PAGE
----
Another hint from the "a little bit every day adds up" school of language learning. In the same way as I have a book for the train, I have a book for the toilet. It shares the top of the cistern with a fern called Shida-kun and only gets read when I go to the toilet, or more specifically, when I go 大きい方. Now some people frown on the idea of reading material in the toilet area - the Seinfeldian concept of contamination springs to mind - but I adopt a more pragmatic approach: being a biological entity with a large appetite I am obliged to evacuate my bowels on a daily basis, and in the 5, 10 or 15 minutes this takes I read a few pages of my toilet book. For those few minutes my eyes and brain are prisoners of my alimentary canal and otherwise unoccupied, so I might as well give them something to do. Five minutes a day = 35 minutes a week = 1820 minutes a year = 30 hours of reading. Eat a lot of curry and you could be looking at 60 or 90 hours a year. (You could also be in danger of varicose veins so make sure the book isn't a cliffhanger)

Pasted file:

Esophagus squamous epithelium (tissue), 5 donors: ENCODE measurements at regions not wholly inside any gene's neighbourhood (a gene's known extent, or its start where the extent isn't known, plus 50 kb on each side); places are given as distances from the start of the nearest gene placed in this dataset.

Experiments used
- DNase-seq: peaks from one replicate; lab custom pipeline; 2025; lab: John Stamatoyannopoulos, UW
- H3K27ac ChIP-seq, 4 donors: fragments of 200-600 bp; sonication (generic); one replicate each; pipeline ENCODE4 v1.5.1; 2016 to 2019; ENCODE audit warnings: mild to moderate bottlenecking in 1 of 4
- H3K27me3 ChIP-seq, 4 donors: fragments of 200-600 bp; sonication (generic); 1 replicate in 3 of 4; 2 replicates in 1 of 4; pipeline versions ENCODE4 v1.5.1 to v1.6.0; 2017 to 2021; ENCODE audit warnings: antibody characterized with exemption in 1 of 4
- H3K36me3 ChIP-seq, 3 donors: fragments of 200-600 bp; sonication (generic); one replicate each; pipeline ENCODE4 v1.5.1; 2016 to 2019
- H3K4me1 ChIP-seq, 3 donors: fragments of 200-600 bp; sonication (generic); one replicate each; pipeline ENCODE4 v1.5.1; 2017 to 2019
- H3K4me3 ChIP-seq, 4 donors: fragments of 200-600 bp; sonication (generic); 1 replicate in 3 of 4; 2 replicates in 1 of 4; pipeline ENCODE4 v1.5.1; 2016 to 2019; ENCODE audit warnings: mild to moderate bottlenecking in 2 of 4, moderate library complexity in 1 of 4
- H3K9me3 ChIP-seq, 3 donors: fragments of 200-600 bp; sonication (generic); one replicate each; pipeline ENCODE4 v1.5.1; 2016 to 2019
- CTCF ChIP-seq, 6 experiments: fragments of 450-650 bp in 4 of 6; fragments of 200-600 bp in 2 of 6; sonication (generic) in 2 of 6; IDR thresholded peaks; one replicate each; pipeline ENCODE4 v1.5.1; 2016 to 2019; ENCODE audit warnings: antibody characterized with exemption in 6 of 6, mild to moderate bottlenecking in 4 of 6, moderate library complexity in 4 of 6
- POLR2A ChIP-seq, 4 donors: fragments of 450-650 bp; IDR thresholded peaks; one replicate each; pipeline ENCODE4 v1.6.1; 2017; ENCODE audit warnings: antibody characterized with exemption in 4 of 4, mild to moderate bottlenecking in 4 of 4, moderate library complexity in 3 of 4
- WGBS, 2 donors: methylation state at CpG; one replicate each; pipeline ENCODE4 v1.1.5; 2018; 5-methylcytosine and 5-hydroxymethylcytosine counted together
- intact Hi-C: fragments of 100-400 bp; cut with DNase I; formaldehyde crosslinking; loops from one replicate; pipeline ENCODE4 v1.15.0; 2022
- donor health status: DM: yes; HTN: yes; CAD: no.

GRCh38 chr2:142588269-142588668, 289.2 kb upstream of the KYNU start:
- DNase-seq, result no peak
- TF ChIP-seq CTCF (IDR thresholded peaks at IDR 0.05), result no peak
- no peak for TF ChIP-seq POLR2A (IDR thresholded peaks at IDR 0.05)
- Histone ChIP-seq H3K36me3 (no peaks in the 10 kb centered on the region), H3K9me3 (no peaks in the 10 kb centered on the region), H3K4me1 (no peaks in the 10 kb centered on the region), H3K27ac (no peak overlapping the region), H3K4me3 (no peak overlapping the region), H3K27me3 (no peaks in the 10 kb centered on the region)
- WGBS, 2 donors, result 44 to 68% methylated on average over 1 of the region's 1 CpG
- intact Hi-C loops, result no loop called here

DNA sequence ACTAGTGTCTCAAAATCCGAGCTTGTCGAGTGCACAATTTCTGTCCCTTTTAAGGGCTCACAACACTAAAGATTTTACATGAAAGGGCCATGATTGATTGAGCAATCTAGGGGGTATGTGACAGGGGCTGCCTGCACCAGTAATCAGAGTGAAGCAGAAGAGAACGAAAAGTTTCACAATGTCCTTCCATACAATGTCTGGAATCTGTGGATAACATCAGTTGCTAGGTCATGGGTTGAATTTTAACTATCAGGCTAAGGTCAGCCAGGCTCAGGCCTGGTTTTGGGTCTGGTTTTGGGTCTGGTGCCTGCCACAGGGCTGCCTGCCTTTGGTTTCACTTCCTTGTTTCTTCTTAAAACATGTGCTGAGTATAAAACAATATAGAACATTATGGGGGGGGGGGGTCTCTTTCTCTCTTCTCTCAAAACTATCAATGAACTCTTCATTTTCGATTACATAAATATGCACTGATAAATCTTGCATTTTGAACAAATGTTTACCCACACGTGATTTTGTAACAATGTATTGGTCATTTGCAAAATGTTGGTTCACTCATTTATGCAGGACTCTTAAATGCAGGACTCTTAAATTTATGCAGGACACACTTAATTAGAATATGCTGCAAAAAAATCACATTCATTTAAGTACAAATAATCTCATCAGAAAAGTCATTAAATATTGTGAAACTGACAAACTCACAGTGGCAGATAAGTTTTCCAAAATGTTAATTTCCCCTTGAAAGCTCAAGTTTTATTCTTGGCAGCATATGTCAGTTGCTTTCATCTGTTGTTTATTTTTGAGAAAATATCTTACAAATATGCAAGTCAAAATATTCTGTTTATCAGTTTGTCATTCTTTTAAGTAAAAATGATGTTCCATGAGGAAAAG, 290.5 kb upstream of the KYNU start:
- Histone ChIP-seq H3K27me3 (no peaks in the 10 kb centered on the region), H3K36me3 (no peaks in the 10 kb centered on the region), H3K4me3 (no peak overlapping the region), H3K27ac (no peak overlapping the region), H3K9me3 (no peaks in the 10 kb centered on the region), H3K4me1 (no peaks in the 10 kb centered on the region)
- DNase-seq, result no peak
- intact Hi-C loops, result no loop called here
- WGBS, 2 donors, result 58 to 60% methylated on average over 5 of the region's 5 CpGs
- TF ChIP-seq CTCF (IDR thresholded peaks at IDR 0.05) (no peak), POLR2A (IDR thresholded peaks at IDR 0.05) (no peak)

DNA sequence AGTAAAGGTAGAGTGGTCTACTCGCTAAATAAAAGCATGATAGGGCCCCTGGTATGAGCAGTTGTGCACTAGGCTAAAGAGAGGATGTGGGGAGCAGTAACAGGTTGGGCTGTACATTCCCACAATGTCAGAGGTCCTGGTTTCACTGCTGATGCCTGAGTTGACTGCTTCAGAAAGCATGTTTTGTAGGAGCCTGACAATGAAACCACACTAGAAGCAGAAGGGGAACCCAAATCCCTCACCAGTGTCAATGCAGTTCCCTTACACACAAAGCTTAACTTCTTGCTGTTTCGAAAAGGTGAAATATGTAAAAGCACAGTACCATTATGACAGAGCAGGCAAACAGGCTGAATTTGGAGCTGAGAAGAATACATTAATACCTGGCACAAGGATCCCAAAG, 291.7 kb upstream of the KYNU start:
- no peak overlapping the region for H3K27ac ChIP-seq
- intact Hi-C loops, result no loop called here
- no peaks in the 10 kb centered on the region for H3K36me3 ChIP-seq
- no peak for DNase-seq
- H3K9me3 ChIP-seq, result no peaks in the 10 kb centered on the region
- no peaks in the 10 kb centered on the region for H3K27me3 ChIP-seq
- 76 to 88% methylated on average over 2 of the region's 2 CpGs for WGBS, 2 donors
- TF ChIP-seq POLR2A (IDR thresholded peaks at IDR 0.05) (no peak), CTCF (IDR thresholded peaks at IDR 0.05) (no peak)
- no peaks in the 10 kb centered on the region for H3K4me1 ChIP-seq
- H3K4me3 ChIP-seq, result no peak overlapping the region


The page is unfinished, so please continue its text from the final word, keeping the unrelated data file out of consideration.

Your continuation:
My toilet book is easy to read - deliberately so. I want to be able to get through at least a page a sitting (がじゃん！） I am currently reading いじわるペニス by 内藤 みか. I have only just started, but I can tell you it is kind-of-love story centering on a rent-boy and the woman who buys him. Not exactly Harry Potter, but the lovers' dialogue and earthy expressions were precisely the reasons I selected it - there are some expressions even good friends may feel shy about teaching you. A bit of research reveals that you can download the book onto your mobile phone, or at the very least read the first 5 chapters. Here's a sample from the opening chapter:
Easy to read? Tick.
Everyday expressions I can use? Tick. (Well maybe not everyday)
Interesting subject matter? Tick.
Right - I'm off to the bog.